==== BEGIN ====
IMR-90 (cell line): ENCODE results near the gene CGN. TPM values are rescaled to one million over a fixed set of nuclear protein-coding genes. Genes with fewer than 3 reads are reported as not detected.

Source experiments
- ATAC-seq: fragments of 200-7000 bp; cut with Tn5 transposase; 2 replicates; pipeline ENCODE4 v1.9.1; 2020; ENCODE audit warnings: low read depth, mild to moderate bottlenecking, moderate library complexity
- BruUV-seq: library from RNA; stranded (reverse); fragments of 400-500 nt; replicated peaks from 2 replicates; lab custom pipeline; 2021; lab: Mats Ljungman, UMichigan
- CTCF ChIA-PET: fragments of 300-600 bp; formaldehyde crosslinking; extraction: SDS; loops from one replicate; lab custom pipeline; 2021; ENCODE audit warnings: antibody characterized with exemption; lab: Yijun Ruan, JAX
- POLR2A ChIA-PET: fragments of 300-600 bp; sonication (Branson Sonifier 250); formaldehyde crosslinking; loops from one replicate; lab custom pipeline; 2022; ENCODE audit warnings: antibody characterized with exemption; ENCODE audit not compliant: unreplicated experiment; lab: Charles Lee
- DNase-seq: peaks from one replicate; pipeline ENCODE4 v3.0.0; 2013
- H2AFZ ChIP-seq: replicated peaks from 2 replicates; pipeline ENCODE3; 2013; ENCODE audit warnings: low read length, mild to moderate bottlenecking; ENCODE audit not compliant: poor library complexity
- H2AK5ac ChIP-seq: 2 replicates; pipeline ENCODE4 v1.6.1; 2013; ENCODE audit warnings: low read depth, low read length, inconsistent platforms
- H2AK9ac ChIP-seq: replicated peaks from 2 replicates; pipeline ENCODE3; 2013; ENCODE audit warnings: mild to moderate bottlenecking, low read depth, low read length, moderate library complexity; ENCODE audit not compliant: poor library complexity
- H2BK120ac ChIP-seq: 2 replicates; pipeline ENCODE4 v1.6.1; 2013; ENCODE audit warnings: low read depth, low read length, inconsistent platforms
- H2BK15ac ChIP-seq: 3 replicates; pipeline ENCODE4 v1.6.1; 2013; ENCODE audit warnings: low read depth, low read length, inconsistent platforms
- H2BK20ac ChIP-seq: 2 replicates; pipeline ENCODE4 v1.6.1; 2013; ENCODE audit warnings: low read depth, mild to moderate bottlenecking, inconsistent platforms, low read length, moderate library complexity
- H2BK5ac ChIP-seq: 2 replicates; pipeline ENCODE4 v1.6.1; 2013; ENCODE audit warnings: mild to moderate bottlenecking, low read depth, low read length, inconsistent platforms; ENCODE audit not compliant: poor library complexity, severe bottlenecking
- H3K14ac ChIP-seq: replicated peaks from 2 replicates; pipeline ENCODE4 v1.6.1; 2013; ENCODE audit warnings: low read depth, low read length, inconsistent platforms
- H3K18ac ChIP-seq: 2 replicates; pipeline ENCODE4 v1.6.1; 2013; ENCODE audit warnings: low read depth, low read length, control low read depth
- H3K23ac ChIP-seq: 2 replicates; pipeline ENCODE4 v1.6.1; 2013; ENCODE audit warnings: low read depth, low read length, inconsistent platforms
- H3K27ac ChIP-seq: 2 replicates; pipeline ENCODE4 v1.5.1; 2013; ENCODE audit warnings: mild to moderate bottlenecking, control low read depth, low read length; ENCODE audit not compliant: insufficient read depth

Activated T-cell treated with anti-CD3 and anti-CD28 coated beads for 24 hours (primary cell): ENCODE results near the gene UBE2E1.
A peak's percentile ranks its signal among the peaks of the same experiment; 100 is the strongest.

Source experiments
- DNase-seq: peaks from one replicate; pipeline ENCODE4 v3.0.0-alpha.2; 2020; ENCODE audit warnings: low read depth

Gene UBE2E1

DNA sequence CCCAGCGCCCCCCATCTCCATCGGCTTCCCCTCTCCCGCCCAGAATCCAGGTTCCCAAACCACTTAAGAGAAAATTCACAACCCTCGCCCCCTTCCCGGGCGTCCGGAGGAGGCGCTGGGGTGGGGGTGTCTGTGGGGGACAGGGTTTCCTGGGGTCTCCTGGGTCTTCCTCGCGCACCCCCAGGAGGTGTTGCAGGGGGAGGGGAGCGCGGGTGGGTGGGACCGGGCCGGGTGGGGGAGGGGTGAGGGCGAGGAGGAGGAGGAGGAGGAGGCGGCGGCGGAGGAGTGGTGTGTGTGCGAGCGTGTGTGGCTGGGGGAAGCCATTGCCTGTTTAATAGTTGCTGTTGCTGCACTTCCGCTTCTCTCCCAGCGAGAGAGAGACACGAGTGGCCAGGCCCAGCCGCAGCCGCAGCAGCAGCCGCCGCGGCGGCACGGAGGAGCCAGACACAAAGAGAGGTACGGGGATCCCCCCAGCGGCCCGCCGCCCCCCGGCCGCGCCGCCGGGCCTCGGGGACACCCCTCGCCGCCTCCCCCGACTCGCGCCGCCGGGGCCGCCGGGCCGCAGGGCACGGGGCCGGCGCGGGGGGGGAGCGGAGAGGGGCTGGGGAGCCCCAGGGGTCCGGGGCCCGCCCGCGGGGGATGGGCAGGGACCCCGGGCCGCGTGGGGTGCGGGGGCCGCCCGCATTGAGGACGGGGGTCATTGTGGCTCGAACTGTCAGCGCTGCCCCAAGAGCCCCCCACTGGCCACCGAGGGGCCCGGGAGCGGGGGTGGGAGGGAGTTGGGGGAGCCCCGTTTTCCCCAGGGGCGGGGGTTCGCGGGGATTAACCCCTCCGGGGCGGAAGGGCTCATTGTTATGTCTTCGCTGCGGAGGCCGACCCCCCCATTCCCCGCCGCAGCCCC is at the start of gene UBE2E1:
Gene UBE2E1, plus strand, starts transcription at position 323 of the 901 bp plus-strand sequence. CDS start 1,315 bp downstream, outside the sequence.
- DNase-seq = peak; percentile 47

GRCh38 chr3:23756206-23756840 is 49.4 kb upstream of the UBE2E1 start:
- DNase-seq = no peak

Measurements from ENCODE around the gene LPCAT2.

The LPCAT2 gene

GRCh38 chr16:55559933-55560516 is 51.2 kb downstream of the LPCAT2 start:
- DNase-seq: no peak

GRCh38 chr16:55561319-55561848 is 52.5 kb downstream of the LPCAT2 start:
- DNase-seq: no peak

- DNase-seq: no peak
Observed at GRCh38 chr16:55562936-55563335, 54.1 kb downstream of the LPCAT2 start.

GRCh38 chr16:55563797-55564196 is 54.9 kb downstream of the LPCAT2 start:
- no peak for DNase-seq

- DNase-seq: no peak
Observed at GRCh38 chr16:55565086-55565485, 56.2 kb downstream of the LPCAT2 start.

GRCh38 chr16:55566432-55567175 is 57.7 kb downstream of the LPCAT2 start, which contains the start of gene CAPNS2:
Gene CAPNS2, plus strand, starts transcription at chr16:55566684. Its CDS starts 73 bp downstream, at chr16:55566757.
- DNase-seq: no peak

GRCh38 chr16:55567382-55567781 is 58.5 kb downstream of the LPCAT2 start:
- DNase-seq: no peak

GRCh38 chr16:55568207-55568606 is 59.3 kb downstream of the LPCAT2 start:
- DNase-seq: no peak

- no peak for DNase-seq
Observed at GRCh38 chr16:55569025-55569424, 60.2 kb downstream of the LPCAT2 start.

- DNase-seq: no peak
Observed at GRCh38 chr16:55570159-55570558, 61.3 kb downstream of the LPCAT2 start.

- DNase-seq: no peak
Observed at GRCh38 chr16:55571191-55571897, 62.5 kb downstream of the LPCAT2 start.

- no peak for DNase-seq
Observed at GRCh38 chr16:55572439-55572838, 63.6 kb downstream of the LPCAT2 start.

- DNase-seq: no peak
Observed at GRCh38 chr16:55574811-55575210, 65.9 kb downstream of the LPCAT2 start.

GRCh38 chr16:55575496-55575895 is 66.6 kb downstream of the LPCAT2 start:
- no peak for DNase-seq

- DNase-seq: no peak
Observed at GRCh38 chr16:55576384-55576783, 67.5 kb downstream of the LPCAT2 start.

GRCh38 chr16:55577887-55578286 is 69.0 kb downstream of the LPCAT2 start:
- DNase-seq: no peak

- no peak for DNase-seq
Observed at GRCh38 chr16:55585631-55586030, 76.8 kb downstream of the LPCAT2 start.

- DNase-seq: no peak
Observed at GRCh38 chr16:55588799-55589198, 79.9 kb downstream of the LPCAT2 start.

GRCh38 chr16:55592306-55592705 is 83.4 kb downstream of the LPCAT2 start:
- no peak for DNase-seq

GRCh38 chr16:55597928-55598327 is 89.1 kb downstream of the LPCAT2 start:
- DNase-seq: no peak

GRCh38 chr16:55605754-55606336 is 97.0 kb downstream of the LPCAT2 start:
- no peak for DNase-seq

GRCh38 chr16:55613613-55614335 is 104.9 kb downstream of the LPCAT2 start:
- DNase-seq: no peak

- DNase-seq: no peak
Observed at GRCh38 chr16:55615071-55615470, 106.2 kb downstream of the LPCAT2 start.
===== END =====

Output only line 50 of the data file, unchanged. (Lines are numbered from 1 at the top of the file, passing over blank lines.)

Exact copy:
- DNase-seq: no peak